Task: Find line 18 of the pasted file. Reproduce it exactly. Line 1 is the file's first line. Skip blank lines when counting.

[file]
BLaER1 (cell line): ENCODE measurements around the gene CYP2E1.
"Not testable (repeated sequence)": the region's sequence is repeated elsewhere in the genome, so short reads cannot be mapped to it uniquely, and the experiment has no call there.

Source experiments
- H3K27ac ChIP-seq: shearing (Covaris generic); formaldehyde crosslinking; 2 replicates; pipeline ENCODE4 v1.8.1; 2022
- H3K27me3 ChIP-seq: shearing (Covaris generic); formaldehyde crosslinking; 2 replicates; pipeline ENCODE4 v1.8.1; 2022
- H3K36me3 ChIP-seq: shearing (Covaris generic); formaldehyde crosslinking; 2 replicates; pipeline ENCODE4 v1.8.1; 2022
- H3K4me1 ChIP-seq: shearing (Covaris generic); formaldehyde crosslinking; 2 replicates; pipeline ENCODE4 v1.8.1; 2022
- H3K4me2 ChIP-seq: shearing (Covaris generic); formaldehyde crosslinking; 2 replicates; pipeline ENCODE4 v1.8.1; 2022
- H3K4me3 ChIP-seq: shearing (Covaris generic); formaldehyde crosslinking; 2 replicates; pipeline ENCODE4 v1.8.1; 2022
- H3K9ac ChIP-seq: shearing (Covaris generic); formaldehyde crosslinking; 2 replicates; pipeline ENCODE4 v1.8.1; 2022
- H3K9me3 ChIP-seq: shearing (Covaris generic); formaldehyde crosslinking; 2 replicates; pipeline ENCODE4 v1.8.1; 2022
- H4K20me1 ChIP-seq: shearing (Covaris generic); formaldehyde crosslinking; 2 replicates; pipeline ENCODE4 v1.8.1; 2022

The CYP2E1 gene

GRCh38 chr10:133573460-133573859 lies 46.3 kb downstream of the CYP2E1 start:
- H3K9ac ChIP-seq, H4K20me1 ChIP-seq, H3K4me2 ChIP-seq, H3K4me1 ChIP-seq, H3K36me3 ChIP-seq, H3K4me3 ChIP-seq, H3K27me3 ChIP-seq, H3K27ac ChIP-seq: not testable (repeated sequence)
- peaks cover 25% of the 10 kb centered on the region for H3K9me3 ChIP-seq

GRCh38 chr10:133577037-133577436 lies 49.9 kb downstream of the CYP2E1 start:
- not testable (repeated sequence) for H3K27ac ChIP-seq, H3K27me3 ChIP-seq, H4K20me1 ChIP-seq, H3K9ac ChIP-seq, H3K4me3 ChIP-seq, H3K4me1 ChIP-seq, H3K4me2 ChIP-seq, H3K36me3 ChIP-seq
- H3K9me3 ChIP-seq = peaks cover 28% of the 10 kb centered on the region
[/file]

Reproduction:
- not testable (repeated sequence) for H3K27ac ChIP-seq, H3K27me3 ChIP-seq, H4K20me1 ChIP-seq, H3K9ac ChIP-seq, H3K4me3 ChIP-seq, H3K4me1 ChIP-seq, H3K4me2 ChIP-seq, H3K36me3 ChIP-seq